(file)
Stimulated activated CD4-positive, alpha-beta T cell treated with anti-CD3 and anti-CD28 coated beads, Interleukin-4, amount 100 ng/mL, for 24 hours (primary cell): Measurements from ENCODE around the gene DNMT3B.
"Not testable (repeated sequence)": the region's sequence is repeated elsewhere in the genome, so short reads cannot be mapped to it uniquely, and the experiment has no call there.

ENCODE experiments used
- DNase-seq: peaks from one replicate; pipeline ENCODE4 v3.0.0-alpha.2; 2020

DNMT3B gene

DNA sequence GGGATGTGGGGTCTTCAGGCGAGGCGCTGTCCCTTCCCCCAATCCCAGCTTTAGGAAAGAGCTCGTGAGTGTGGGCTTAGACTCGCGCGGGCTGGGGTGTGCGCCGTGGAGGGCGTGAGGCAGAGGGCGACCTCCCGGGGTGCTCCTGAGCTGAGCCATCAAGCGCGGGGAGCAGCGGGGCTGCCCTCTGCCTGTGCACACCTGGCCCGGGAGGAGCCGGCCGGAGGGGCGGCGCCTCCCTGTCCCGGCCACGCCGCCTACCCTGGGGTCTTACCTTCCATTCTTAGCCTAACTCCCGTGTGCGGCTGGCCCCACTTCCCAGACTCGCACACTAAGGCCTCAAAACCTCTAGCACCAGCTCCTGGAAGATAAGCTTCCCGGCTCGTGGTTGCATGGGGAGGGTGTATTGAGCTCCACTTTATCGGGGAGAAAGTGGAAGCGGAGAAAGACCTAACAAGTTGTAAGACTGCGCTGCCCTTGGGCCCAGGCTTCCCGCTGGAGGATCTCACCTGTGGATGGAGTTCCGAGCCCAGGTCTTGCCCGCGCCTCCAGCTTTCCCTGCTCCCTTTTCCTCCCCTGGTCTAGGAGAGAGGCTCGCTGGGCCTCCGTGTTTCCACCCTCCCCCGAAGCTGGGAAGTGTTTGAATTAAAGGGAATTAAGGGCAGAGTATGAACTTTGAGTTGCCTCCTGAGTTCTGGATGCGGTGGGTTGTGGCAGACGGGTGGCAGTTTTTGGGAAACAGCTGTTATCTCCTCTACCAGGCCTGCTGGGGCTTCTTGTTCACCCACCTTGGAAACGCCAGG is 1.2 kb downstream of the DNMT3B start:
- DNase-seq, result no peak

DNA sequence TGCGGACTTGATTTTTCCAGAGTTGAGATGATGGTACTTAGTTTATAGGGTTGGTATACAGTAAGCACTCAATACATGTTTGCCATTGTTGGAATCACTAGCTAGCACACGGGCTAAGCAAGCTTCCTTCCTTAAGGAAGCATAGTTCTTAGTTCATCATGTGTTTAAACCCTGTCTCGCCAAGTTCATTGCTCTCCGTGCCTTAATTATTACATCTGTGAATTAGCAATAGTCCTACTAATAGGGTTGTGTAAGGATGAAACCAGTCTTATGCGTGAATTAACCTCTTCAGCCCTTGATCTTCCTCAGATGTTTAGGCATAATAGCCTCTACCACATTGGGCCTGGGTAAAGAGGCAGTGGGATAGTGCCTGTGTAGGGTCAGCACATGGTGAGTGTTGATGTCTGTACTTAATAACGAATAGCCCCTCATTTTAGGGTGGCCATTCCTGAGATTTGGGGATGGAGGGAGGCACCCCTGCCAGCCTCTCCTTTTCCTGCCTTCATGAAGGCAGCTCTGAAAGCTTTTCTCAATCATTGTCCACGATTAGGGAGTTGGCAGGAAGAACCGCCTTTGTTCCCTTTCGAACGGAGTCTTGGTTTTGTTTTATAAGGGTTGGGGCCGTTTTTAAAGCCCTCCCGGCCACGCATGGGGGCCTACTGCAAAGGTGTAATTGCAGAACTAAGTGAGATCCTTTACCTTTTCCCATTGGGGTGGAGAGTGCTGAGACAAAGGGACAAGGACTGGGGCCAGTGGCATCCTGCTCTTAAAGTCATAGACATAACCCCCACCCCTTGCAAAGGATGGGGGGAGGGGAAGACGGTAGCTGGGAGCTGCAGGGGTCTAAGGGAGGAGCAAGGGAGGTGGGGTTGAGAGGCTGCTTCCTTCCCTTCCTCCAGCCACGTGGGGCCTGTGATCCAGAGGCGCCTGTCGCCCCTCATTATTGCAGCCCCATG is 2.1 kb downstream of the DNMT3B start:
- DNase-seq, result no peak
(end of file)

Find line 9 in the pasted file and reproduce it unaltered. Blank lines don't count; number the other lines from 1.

- DNase-seq, result no peak